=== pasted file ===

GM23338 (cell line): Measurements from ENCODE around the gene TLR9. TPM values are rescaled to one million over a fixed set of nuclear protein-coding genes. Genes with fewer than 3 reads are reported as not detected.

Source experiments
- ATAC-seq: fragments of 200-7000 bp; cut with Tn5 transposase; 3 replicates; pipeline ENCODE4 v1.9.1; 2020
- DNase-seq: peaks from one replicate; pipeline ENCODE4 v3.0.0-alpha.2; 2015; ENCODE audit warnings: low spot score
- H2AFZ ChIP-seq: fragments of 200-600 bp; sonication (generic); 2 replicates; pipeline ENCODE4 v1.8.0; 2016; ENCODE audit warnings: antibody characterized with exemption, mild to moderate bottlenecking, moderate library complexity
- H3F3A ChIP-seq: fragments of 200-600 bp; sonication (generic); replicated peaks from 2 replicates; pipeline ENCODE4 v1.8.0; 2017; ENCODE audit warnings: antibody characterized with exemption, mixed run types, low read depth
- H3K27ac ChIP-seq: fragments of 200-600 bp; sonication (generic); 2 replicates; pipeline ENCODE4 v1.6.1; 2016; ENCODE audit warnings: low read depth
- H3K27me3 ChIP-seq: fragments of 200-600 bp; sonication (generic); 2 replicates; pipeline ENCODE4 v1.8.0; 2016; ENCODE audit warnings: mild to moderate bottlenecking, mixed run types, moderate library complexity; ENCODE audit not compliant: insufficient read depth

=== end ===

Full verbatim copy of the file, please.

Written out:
GM23338 (cell line): Measurements from ENCODE around the gene TLR9. TPM values are rescaled to one million over a fixed set of nuclear protein-coding genes. Genes with fewer than 3 reads are reported as not detected.

Source experiments
- ATAC-seq: fragments of 200-7000 bp; cut with Tn5 transposase; 3 replicates; pipeline ENCODE4 v1.9.1; 2020
- DNase-seq: peaks from one replicate; pipeline ENCODE4 v3.0.0-alpha.2; 2015; ENCODE audit warnings: low spot score
- H2AFZ ChIP-seq: fragments of 200-600 bp; sonication (generic); 2 replicates; pipeline ENCODE4 v1.8.0; 2016; ENCODE audit warnings: antibody characterized with exemption, mild to moderate bottlenecking, moderate library complexity
- H3F3A ChIP-seq: fragments of 200-600 bp; sonication (generic); replicated peaks from 2 replicates; pipeline ENCODE4 v1.8.0; 2017; ENCODE audit warnings: antibody characterized with exemption, mixed run types, low read depth
- H3K27ac ChIP-seq: fragments of 200-600 bp; sonication (generic); 2 replicates; pipeline ENCODE4 v1.6.1; 2016; ENCODE audit warnings: low read depth
- H3K27me3 ChIP-seq: fragments of 200-600 bp; sonication (generic); 2 replicates; pipeline ENCODE4 v1.8.0; 2016; ENCODE audit warnings: mild to moderate bottlenecking, mixed run types, moderate library complexity; ENCODE audit not compliant: insufficient read depth